Kerry Brown is Professor of Chinese Studies and Director of the Lau China Institute at King’s College, London. From 2012 to 2015, he was Professor of Chinese Politics and Director of the China Studies Centre at the University of Sydney, Australia. Prior to this, he worked at Chatham House from 2006 to 2012, as Senior Fellow and then Head of the Asia Programme. From 1998 to 2005, he worked at the British Foreign and Commonwealth Office, as First Secretary at the British Embassy in Beijing, and then as Head of the Indonesia, Philippine, and East Timor Section. He lived in the Inner Mongolia region of China from 1994 to 1996. He directed the Europe China Research and Advice Network (ECRAN) giving policy advice to the European External Action Service between 2011 and 2014.

Brown is the author of over ten books on modern Chinese politics, history, and language, the most recent of which are The New Emperors: Power and the Princelings in China (I.B. Tauris, 2014), What’s Wrong with Diplomacy?: The Future of Diplomacy and the Case of China and the UK (Penguin, 2015) Berkshire Dictionary of Chinese Biography (editor, Berkshire, 2014), CEO, China: The Rise of Xi Jinping (I.B.Tauris, 2016), and China and the New Maoists (co-authored with Simone van Nieuwenhuizen, Zed Books, 2016). He is the author of one book of poetry, Lost Calls: 64 Poems (Library Partners Press, 2016).

Brown has a Master of Arts from Cambridge University, a Post Graduate Diploma in Mandarin Chinese (Distinction) from Thames Valley University, London, and a Ph.D. in Chinese politics and language from Leeds University.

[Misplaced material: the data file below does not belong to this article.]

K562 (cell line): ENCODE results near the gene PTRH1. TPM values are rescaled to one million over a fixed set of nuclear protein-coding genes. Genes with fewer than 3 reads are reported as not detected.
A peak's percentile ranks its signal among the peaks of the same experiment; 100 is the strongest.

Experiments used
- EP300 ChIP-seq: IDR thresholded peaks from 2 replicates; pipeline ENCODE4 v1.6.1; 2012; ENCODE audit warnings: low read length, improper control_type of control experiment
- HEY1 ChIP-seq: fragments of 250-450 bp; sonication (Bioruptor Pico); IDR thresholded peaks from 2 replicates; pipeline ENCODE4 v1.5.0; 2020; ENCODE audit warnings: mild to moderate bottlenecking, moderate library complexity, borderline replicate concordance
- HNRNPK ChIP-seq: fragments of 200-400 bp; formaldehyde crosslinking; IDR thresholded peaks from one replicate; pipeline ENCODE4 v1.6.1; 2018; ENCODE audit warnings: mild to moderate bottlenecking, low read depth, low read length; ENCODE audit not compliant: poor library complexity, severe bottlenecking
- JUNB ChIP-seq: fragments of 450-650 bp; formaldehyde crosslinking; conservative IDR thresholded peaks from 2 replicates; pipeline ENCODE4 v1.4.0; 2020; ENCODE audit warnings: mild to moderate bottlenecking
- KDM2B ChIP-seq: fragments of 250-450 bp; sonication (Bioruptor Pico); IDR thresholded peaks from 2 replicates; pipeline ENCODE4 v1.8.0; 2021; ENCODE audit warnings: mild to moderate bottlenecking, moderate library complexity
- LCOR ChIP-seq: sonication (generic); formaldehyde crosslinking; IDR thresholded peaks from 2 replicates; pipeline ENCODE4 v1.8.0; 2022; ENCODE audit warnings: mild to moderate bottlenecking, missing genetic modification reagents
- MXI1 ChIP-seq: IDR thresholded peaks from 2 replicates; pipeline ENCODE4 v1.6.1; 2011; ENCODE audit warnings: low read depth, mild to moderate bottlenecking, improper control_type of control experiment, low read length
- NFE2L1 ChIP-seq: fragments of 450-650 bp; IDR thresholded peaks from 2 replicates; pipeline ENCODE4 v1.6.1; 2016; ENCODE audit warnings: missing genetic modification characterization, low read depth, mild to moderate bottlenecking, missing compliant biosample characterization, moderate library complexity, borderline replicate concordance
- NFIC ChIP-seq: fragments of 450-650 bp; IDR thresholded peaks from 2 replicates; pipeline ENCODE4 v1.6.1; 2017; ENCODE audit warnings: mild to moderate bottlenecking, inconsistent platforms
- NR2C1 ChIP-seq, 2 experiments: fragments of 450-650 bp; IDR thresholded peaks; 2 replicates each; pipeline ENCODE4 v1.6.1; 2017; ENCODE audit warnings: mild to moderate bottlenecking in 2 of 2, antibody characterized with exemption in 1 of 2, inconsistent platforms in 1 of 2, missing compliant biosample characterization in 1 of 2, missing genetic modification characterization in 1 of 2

Last Updated: November 7, 2016

Conversation

06.09.17

Australia Is Debating Chinese Influence. Should the U.S. Do the Same?

Bruce Jacobs, Kerry Brown & more
“The Chinese Communist Party is waging a covert campaign of influence in Australia,” went the claim in the newspaper The Age, in a series of articles exploring China’s hard and soft power “Down Under.” The articles set off a domestic debate about...

Conversation

11.07.16

The Chinese Communist Party, with Xi Jinping at the Core

Bo Zhiyue & Kerry Brown
In late October, the Chinese Communist Party anointed Xi Jinping as a “core leader.” While the position doesn’t come with any formal responsibilities, its symbolism is important. According to The New York Times, it shows that senior Party officials...

Books

07.23.14

The New Emperors

Kerry Brown
How does one become the leader of the world's newest superpower? And who holds the real power in the Chinese system? China has become the powerhouse of the world economy and home to one in five of the world's population, yet we know almost nothing of the people who lead it. In The New Emperors, the noted China expert Kerry Brown journeys deep into the heart of the Communist Party. China's system might have its roots in peasant rebellion but it is now firmly under the control of a power-conscious Beijing elite, almost half of whose members are related directly to former senior Party leaders. Brown reveals the intrigue, scandal, and murder surrounding the internal battle raging between two China's: one founded by Mao on Communist principles, and a modern China in which 'to get rich is glorious.' At the center of it all sits the latest Party Secretary, Xi Jinping—the son of a revolutionary, with links both to big business and to the People's Liberation Army. His rise to power is symbolic of the new dragons leading the world's next superpower. —I.B. Tauris {chop}